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Thursday, September 15, 2016

Because I Can

This tie I'm wearing is not meant to impress you. There's no ulterior motive behind it.

I'm not asking for a raise, or going on a job interview, or giving a big presentation. I'm not attending a funeral, or officiating at a wedding, or sneaking out for a romantic rendezvous, either. The only reason I'm wearing this tie is because I'm not fat anymore. 

Overweight? Yes, by about ten pounds, but no longer by thirty. 

The more forgiving khakis have been shoved to the back of the closet, along with extra-large dress shirts and some of the poofier cargo shorts, waiting for the next time I balloon into them. That's been the story of my waistline throughout my life. Bone skinny as a little kid, fat through middle school, bone skinny through high school, slightly doughy in college (thanks a lot, beer), slender at the wedding, second-trimester imitation during the pregnancies (thanks a lot, greasy cravings covered in cheese sauce), and so on through the years since the kids were born.

The most recent weight loss has been possible thanks to a way of eating we've adopted that seems to promote a better balance of calorie intake to calorie burn. We haven't cut out sugars, but we have cut them way back. We haven't cut out flour, just all-purpose flour. You'd be amazed the array of baked goods still available if you embrace baking with alternate flours like oat, almond and tapioca. The purpose of this post, however, is not to preach about healthy eating. Rather, it is to explain why I'm suddenly wearing nicer clothes.

You see, when you gain weight it can be disheartening and embarrassing to purchase stylish clothing to fit your new girth. We've all got those lines we don't want to cross. For me, it's thirty-six. So long as the zipper zips and the button doesn't tear free of the fabric and rocket across the room like a ballistic missile, I'm buying nothing larger than a thirty-six-inch waistline. The pants might be screaming, the pockets might be in a state of permanent gape, and my shoes might be staring up longingly at a hemmed cuff hanging halfway down my calf, yet I will convince myself they fit perfectly just to avoid the reality that I truly need thirty-sevens.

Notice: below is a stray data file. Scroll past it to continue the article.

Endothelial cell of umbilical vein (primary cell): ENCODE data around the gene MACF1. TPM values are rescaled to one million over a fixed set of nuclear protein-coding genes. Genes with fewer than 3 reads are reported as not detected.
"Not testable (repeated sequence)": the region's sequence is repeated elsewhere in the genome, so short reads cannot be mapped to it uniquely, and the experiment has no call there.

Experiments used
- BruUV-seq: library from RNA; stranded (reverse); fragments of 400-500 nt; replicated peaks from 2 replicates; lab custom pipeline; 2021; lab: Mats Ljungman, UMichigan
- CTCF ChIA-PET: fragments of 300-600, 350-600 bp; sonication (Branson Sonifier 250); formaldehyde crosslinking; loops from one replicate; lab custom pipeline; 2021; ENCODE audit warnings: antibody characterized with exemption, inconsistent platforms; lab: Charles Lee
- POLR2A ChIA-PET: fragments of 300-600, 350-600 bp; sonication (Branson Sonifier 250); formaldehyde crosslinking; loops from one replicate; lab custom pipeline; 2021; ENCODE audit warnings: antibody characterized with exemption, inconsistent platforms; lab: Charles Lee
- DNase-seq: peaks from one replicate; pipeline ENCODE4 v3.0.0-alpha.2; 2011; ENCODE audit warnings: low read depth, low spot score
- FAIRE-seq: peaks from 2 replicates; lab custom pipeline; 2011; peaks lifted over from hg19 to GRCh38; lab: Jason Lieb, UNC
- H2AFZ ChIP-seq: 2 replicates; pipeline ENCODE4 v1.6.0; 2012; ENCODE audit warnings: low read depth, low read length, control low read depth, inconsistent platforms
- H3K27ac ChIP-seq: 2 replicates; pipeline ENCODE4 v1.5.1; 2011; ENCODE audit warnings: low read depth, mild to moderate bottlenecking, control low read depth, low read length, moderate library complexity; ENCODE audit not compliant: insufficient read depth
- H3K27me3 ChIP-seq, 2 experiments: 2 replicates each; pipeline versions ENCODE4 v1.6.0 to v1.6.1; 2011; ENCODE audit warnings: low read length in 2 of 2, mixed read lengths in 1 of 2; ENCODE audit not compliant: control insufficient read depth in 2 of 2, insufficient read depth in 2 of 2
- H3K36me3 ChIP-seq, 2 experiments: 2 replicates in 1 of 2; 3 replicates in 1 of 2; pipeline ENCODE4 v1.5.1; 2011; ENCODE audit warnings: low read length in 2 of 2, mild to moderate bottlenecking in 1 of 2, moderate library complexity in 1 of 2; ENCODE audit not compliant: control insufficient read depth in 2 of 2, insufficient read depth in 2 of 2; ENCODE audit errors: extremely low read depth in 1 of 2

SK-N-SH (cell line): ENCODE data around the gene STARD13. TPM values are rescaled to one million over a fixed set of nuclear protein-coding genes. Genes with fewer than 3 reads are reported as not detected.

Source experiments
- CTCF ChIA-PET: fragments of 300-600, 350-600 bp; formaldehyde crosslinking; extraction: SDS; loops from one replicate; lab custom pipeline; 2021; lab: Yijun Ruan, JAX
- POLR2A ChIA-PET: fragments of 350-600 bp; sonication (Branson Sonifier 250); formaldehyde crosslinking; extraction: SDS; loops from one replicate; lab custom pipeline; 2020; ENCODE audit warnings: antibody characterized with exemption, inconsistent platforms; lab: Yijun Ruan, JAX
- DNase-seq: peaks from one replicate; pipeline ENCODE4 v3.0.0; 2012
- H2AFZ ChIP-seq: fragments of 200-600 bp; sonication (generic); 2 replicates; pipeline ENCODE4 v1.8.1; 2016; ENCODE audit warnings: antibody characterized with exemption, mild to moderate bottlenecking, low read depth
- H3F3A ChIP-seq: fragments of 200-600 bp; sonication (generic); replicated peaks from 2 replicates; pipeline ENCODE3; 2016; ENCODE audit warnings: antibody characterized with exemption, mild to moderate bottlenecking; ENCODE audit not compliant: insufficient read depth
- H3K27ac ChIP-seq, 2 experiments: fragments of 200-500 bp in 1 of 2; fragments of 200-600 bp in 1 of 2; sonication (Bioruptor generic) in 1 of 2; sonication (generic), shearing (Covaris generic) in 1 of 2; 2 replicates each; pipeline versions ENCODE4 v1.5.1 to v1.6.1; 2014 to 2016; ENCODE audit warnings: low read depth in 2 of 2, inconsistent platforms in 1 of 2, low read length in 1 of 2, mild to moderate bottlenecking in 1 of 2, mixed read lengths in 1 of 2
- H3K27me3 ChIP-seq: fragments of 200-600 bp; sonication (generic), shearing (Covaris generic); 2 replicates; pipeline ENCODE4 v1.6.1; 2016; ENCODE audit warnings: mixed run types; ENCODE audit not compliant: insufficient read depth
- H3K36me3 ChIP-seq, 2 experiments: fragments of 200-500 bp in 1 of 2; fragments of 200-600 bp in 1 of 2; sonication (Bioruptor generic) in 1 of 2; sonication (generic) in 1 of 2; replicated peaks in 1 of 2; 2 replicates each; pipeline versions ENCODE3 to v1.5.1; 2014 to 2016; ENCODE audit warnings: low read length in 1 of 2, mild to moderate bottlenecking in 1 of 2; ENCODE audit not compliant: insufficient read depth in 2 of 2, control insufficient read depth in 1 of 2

Unfortunately, that approach to denial does have its limitations. Suits are a perfect example.

Whoever invented tailored suits should annually be burned in effigy because suits don't care if you can't cope with your new found fatness. I own several suits and they're all tailored, which means they were purchased at times in my life when I could stomach the notion of being publicly measured like cattle at an auction by a stranger drawing chalk lines on my ass. The moment your weight fluctuates five pounds in either direction, a tailored suit looks more like something you borrowed from a cousin who's almost your size. Gain more than ten pounds and the suit becomes a relic of bygone days, relegated to the far ends of your closet along with winter coats, embroidered sweatshirts and Halloween costumes.

The pants aren't the half of it, either. Few things scream "unchecked weight gain" louder than suit jackets so tight your range of motion is only slightly better than someone encased in an upperbody cast. When your double-breasted jackets don't even afford you one-ply protection from the elements... When your vests ride so high up your stomach they might as well be tube-tops... When your shirt collars are so tight you have to unbutton them to swallow, that's when you trade out suits and ties for husky khakis and reasonably attractive golf shirts.

Then comes the day you take a diet seriously, or begin exercising regularly, or reduce your intake of sugar and gluten as we did. The pounds gradually melt away. You become reacquainted with your jawline. Your nose no longer appears ready to pop off your face. You realize your clothes are suddenly so roomy you wouldn't look out of place singing lead for the Talking Heads. Little by little, you experiment with pants, shirts and suits you gave up on long ago, and they fit!

Which brings me back to where I began. I'm not wearing this tie to impress you. I'm wearing this tie because I can.




2016 Mark Feggeler